their worldview affect their choices and actions? Turning Points - How did decisions or actions narrow or
eliminate choices for people? How did decisions or actions significantly transform peoples lives?
Common Core Standards
CCSS.ELA-Literacy.RI.8.7
Evaluate the advantages and disadvantages of using different mediums (e.g., print or digital text, video,
multimedia) to present a particular topic or idea.
CCSS.ELA-Literacy.RH.6-8.2
Determine the central ideas or information of a primary or secondary source; provide an accurate
summary of the source distinct from prior knowledge or opinions.
CCSS.ELA-Literacy.RH.6-8.5
Describe how a text presents information (e.g., sequentially, comparatively, causally).
CCSS.ELA-Literacy.RH.6-8.6
Identify aspects of a text that reveal an author's point of view or purpose (e.g., loaded language, inclusion
or avoidance of particular facts).
Student Friendly Goal: Students become aware of their own personal stories through examination of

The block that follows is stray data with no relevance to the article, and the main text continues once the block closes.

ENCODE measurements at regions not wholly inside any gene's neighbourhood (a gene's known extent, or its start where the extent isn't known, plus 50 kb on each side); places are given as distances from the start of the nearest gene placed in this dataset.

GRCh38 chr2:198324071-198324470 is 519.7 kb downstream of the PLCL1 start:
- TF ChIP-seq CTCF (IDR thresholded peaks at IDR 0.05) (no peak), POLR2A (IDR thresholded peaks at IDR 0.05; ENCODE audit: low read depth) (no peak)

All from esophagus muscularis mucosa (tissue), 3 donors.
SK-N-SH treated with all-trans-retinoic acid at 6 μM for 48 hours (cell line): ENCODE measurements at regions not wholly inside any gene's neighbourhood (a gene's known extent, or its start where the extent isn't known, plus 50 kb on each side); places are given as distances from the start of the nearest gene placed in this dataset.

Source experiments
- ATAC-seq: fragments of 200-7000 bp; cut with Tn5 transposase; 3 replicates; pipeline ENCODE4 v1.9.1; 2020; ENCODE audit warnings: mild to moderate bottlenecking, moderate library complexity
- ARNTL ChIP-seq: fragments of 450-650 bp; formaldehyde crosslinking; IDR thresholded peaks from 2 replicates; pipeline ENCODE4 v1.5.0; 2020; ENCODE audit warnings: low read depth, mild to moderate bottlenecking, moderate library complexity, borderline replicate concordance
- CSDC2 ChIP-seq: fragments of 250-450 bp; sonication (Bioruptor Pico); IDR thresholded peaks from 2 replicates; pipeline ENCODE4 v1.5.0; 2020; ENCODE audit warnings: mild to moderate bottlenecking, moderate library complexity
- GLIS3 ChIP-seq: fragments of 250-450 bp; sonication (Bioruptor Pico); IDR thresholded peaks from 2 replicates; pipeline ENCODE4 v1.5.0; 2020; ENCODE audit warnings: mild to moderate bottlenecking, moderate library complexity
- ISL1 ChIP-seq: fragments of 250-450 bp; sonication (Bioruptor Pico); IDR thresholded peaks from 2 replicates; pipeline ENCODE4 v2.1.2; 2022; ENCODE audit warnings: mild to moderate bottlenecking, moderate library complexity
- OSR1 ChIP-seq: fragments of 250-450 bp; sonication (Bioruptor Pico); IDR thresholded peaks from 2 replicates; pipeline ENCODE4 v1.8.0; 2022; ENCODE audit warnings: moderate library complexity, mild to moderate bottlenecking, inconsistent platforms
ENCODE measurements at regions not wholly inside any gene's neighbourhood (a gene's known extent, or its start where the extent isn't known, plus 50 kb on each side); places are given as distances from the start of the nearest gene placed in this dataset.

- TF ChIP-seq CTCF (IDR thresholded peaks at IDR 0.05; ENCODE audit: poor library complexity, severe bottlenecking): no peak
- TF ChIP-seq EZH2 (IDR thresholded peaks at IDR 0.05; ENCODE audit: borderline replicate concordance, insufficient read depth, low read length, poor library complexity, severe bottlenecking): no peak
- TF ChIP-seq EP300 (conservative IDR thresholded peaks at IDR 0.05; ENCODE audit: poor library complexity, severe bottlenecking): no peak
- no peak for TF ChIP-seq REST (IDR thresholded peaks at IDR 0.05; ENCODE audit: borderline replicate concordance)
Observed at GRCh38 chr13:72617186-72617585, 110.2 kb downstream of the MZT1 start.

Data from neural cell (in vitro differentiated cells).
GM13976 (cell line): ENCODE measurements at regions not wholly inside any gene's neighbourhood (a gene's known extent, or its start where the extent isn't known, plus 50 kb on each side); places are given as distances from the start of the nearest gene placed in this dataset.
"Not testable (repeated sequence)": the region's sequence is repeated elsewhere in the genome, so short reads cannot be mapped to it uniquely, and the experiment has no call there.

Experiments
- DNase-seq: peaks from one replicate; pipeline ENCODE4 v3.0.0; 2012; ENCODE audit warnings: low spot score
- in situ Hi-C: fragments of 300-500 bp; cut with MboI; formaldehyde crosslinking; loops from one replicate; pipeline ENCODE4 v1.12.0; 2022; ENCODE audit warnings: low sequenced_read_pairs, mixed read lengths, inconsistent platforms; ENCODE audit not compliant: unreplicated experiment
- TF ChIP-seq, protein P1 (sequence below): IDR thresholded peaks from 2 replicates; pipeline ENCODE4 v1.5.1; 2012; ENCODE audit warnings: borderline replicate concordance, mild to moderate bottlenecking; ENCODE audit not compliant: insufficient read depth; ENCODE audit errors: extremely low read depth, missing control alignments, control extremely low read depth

other peoples stories with the intention to write their story in a creative and engaging way.
Essential Question(s)
1. Why do people tell their own stories?
2. How do people tell their own stories?
3. Are the different types of historical narratives important?
4. Are these personal histories important if they dont make it into a text book?
Understanding(s)
Students will know
Content (yellow highlight main focus)
1. What a historical narrative is
2. The different types of historical narratives
a. Historical fiction
b. Biographies
c. Folk literature
3. Different ways people tell their stories in
historical writing
a. Poetry

Students will be able to


1. Analyze and discuss the way people tell
their stories
2. Write their own autobiographical
narrative (memoir or autobiography)
3. Present their personal stories in an
engaging creative way
4. Debate on whether personal stories are
considered history or not

b.
c.
d.
e.

Graphics
Diary Entries
Memoirs
Autobiographies

Skills
- how to read and discuss historical narratives
- how to write a personal historical narrative piece
- how to debate a topic respectfully and support their
argument
- how to read and appreciate graphic novels
Stage 2 Assessment Evidence
Informal Assessment: